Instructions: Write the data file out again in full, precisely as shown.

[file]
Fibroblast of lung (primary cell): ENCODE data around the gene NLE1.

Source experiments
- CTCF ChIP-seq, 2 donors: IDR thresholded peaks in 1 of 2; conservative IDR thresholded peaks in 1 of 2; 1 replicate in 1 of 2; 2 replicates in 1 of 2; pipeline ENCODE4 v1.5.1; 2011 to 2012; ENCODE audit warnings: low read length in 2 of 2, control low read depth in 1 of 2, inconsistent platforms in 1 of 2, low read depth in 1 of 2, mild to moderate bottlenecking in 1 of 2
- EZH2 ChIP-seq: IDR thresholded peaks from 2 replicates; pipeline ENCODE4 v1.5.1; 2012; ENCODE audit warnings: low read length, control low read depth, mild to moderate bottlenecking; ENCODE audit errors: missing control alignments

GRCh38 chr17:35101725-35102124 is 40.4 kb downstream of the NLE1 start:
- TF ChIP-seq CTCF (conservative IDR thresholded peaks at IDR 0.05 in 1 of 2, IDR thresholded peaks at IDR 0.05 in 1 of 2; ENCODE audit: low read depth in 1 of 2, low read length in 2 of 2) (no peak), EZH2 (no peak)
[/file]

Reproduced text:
Fibroblast of lung (primary cell): ENCODE data around the gene NLE1.

Source experiments
- CTCF ChIP-seq, 2 donors: IDR thresholded peaks in 1 of 2; conservative IDR thresholded peaks in 1 of 2; 1 replicate in 1 of 2; 2 replicates in 1 of 2; pipeline ENCODE4 v1.5.1; 2011 to 2012; ENCODE audit warnings: low read length in 2 of 2, control low read depth in 1 of 2, inconsistent platforms in 1 of 2, low read depth in 1 of 2, mild to moderate bottlenecking in 1 of 2
- EZH2 ChIP-seq: IDR thresholded peaks from 2 replicates; pipeline ENCODE4 v1.5.1; 2012; ENCODE audit warnings: low read length, control low read depth, mild to moderate bottlenecking; ENCODE audit errors: missing control alignments

GRCh38 chr17:35101725-35102124 is 40.4 kb downstream of the NLE1 start:
- TF ChIP-seq CTCF (conservative IDR thresholded peaks at IDR 0.05 in 1 of 2, IDR thresholded peaks at IDR 0.05 in 1 of 2; ENCODE audit: low read depth in 1 of 2, low read length in 2 of 2) (no peak), EZH2 (no peak)